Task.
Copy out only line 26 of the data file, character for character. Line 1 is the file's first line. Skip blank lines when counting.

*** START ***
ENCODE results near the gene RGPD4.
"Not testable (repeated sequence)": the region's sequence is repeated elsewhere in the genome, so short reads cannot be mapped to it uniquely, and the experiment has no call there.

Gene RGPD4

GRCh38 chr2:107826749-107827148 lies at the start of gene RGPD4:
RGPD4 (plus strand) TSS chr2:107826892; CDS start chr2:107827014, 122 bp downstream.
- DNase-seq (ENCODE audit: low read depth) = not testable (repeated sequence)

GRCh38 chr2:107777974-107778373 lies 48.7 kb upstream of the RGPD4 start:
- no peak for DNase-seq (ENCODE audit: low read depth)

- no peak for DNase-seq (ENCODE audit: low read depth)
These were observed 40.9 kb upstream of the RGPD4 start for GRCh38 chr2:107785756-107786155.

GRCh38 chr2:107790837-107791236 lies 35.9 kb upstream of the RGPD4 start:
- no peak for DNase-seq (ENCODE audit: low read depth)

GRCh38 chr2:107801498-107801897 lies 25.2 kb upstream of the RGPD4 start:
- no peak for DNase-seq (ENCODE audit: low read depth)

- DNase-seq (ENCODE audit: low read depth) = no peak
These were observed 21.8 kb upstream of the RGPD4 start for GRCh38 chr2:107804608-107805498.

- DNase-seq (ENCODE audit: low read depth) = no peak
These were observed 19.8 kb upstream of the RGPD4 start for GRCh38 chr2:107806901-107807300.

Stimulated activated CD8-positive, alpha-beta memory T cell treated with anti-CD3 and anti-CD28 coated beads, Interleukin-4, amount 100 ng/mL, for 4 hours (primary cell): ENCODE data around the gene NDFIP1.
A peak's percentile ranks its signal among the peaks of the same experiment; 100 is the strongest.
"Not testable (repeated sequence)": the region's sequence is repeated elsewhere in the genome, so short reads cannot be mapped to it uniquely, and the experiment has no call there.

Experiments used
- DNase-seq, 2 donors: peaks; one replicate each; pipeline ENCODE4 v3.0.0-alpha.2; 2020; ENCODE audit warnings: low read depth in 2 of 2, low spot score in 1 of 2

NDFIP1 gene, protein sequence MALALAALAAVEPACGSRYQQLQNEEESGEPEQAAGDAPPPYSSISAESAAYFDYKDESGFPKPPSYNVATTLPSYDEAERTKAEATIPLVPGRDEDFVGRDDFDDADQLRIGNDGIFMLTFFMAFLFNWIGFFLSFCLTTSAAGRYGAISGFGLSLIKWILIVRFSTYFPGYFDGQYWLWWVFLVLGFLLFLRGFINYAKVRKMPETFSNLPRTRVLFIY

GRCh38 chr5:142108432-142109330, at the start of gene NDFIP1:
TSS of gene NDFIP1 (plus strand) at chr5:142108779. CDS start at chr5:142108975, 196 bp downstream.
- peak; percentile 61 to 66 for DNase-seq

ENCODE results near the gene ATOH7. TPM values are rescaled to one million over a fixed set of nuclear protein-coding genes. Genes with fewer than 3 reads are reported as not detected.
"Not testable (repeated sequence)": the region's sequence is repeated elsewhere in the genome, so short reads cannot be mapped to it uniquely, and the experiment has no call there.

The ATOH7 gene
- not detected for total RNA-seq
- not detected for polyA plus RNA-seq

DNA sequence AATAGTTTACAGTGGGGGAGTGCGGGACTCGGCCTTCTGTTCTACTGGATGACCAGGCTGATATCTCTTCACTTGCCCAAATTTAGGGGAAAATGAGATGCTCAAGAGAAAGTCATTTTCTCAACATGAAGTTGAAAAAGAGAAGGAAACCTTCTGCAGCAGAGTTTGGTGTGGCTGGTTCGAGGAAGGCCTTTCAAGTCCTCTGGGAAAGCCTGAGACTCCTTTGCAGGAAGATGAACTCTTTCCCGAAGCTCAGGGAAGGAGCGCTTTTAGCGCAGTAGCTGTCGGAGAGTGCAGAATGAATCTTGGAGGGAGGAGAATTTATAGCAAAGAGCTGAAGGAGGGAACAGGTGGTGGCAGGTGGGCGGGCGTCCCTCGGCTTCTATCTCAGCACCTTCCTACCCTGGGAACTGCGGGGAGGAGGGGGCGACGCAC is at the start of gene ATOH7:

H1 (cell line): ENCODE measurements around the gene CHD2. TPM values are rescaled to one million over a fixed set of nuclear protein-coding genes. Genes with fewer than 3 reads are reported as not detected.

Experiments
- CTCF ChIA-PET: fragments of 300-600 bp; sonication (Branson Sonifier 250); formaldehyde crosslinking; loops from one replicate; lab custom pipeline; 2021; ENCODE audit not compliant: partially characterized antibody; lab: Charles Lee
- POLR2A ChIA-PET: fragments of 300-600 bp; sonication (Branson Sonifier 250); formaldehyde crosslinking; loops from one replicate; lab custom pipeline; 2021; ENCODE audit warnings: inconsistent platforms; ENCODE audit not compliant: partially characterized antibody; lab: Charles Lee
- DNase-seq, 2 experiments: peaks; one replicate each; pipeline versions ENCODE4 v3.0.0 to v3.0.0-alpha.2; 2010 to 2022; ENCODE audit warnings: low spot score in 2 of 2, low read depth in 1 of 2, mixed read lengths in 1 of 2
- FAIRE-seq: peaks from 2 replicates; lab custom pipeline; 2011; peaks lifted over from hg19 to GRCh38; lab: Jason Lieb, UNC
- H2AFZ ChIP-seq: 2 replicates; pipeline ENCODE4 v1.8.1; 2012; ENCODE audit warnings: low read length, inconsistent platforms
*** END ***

TSS of gene NDFIP1 (plus strand) at chr5:142108779. CDS start at chr5:142108975, 196 bp downstream.